SEC Says It Misled SPAC Investors About Space Deal

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A planned merger involving a startup space transportation company may not come off the ground after securities regulators bring in one of the first major enforcement actions targeting a cash-rich blank check company.

The Securities and Exchange Commission said Tuesday it has reached a civil agreement with several parties involved in the planned merger of Momentus, a company that says it has developed unique propulsion technology, and Stable Road Acquisition, a special-purpose buyout.

Regulators said that when the test failed, investors were misled into believing that the propulsion system had been successfully tested in space.

Hundreds of speculative special-purpose buyouts, or SPACs, have raised nearly $200 billion from investors in the last 18 months – an explosion that has increased regulatory scrutiny. space ventures has been among the popular targets of these companies.

However, a number of start-ups that have merged with or announced plans to merge with blank check companies have exposed investigations by the SEC while investigating possible abuses in the SPAC market.

“This case illustrates the risks inherent in SPAC transactions, as those who would reap substantial gains from a SPAC merger could do poor due diligence and mislead investors,” SEC chairman Gary Gensler said in a statement. Said.

In its settlement decision, the SEC said Stable Road did not do enough to determine whether its claims about Momentus’ rockets were true.

“The fact that Momentus lied to Stable Road does not take away the fact that Stable Road did not do its due diligence to protect shareholders,” Mr. Gensler said.

Securities regulators also said that with just a month before shareholder voting for the planned $566 million merger, the companies are hiding critical “national security risks” associated with Momentus founder and former CEO Mikhail Kokorich.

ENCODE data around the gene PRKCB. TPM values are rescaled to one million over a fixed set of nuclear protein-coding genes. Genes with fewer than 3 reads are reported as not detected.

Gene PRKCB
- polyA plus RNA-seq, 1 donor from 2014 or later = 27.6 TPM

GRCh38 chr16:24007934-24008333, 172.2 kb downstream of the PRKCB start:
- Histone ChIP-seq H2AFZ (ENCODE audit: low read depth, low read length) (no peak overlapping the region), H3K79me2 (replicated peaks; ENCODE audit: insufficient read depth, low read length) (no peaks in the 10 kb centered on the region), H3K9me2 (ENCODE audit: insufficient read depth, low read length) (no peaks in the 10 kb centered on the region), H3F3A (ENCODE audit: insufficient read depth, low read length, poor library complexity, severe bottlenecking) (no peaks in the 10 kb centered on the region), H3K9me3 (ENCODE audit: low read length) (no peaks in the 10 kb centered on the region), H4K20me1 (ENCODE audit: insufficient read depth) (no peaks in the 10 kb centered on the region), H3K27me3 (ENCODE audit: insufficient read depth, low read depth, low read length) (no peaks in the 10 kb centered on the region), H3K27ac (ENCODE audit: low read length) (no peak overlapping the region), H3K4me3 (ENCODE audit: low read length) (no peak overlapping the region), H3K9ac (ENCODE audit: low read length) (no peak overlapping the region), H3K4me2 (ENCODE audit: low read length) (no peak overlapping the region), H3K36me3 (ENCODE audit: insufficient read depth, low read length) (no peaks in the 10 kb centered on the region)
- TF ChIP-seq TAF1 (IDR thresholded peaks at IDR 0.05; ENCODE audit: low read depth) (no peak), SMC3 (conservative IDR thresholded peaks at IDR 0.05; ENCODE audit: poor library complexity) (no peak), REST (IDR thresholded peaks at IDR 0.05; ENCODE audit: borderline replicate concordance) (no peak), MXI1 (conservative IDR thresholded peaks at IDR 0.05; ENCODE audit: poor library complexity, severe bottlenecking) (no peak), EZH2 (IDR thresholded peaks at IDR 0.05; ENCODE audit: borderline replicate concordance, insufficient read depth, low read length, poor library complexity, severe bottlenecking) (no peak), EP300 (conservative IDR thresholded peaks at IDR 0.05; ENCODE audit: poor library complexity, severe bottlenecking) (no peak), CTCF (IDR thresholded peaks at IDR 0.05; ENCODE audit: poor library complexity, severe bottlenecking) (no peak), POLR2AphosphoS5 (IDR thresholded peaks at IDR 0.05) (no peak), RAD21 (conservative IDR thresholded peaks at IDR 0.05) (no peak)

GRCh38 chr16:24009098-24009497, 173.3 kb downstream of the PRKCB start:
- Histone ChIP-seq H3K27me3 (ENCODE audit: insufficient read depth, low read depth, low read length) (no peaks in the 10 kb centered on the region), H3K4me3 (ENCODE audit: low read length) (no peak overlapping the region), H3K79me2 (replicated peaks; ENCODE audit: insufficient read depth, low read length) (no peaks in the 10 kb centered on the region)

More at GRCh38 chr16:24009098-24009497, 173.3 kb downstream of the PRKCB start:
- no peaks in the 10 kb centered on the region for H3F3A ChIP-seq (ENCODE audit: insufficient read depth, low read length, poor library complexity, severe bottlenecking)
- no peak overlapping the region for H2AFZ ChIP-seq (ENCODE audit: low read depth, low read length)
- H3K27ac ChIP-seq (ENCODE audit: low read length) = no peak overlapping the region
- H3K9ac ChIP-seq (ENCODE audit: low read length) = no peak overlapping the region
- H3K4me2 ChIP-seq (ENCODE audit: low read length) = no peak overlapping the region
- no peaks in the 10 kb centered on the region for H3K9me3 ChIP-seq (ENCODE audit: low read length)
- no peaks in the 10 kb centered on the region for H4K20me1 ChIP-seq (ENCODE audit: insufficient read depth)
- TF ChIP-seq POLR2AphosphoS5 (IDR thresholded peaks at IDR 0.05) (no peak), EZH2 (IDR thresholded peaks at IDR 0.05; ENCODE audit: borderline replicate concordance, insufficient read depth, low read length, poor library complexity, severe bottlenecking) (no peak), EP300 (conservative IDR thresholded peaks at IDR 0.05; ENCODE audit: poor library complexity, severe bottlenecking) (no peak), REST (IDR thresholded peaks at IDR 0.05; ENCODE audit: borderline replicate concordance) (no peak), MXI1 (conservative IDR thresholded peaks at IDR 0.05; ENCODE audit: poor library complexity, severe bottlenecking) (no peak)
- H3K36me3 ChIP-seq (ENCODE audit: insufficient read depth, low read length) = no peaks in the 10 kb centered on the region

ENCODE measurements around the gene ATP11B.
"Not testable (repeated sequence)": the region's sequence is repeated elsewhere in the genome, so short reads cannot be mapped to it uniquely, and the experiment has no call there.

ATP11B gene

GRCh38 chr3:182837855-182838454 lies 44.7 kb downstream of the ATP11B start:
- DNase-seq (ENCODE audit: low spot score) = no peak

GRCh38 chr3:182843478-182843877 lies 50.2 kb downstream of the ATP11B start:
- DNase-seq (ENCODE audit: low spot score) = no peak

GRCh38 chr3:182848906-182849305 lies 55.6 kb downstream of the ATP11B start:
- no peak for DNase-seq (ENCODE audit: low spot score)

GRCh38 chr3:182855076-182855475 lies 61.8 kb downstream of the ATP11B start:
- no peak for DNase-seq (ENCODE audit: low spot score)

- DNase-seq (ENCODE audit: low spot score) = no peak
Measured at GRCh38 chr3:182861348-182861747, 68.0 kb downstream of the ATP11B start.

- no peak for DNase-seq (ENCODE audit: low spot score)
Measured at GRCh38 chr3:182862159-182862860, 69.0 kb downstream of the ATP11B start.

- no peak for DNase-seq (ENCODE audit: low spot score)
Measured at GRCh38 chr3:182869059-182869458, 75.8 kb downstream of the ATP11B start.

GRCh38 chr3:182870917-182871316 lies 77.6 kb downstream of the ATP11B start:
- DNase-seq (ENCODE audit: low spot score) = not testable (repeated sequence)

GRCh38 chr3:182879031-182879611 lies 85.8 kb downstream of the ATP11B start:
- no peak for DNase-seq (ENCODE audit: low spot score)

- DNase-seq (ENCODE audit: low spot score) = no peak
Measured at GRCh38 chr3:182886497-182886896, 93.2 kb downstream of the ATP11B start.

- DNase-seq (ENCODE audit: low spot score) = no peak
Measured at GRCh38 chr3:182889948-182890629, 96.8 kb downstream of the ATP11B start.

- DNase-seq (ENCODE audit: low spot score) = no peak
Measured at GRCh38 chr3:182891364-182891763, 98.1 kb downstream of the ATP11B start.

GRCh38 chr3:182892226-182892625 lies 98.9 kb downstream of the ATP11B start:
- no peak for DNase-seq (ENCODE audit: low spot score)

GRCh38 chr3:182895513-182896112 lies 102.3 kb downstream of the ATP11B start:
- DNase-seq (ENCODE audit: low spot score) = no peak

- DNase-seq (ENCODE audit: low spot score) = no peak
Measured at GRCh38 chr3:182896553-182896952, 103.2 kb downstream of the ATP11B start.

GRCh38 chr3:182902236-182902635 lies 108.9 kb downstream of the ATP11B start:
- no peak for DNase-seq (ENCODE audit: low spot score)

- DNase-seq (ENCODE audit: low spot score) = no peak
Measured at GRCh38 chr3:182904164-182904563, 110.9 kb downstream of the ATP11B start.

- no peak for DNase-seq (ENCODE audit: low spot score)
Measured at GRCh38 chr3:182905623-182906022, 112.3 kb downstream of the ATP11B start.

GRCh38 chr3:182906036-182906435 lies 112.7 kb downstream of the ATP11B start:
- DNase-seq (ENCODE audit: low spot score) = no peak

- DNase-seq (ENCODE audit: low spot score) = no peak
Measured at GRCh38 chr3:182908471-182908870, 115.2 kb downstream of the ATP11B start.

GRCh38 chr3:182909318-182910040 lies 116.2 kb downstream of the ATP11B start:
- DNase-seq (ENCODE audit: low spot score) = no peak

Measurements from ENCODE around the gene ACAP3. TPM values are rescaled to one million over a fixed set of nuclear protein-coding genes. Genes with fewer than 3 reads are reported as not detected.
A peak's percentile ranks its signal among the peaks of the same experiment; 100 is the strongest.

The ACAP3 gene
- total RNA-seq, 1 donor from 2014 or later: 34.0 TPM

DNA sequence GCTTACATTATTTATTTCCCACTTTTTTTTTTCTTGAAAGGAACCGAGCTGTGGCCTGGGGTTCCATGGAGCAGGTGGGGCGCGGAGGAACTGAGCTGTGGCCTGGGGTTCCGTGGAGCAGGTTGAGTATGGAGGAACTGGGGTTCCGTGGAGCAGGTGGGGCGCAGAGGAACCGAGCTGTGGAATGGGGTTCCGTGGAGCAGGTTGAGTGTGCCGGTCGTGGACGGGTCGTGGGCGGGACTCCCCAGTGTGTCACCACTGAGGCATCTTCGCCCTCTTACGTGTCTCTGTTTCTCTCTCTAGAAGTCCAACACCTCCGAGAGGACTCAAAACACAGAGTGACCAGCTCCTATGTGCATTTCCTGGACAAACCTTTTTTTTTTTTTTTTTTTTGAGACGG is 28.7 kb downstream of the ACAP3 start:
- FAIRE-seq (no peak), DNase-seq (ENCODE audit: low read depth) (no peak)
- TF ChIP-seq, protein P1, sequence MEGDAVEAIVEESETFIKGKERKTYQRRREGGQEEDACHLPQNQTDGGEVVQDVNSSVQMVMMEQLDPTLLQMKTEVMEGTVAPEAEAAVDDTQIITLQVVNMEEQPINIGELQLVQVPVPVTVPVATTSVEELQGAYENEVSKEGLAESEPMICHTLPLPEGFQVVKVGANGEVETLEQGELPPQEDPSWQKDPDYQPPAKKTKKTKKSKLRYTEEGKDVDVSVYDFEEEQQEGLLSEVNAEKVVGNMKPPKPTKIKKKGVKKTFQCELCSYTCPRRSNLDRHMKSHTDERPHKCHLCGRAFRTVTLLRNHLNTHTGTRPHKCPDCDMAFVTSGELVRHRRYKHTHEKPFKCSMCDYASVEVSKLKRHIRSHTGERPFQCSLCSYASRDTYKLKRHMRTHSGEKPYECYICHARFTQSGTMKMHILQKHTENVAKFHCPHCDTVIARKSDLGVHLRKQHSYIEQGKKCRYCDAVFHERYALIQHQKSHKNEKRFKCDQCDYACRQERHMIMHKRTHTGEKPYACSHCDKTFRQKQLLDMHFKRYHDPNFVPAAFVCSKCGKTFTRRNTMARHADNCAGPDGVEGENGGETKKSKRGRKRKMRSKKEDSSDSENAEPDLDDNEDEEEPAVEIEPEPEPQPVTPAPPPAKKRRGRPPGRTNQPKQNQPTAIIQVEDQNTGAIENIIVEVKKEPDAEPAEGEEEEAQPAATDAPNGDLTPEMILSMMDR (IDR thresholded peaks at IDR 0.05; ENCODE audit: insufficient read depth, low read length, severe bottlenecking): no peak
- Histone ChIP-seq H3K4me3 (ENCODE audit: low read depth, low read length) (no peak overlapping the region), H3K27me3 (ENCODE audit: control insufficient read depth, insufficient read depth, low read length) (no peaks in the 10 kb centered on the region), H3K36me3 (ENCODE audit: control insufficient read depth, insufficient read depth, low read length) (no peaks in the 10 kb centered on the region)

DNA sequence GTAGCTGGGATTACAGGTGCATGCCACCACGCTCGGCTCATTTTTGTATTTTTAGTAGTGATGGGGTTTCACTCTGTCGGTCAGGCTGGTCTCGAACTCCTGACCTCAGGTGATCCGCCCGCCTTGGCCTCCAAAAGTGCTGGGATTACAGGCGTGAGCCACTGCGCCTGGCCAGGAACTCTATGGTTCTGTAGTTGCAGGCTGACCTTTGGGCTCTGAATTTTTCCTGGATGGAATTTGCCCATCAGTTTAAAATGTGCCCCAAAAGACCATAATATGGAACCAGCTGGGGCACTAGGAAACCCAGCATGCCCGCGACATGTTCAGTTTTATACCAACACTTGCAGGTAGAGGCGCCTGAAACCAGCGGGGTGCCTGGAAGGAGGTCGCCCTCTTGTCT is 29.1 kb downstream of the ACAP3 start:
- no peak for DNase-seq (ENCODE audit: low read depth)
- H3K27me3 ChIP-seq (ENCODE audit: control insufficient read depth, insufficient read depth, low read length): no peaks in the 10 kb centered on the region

A few years ago, the Foreign Investment Committee in the United States, an intergovernmental body, considered Mr. Kokorich a security risk. Government concerns prompted him to resign from the company in January, two months after the merger was announced. The SEC said its shares were placed in a trust.

Under the terms of the deal, Momentus, Stable Road, its sponsor SRC-NI, and its CEO, Brian Kabot, agreed to pay a fine of $8 million. Mr Kokorich failed to settle with the SEC, and regulators filed a civil complaint against him in federal court in Washington, claiming the government was “reckless” or potentially reckless in not sharing with Stable Road about his concerns.

Mr Kokorich, a Russian national living in Switzerland, could not be immediately reached for comment. His lawyer, Thomas Gorman, said Mr Kokorich “believes the firm has a bright future”.

“The SEC’s claims are unfortunate, but he awaits their decision in the most favorable way for him,” Gorman added.

The SEC reported to Stable Road in January that the agency was investigating the planned merger, the company had previously announced. The deal between the two companies was shaky even before the SEC action; Stable Road noted in a regulatory filing that it has “experienced a number of operational and regulatory delays.”

The level of due diligence that owners of blank check companies do when choosing their merger partners is one of the criticisms of the SPAC market – especially with so many cash-rich companies chasing startups.

Normally, when a SPAC raises funds from investors in an initial public offering, these funds are returned to investors if they cannot find a company to buy them within two years. Stable Road raised approximately $172 million in an IPO in November 2019.

While settling with the SEC, Stable Road, Momentus, and Mr. Kabot have neither admitted nor denied the allegations. The parties agreed to allow a private settlement to get investors’ money back together to help pay off the deal.

The SEC said the deal and the litigation against Mr. Kokorich would provide Stable Road shareholders with sufficient information on whether to approve the deal.

Stable Road climbed as high as $25 per share in January, but has recently traded for less than half that.

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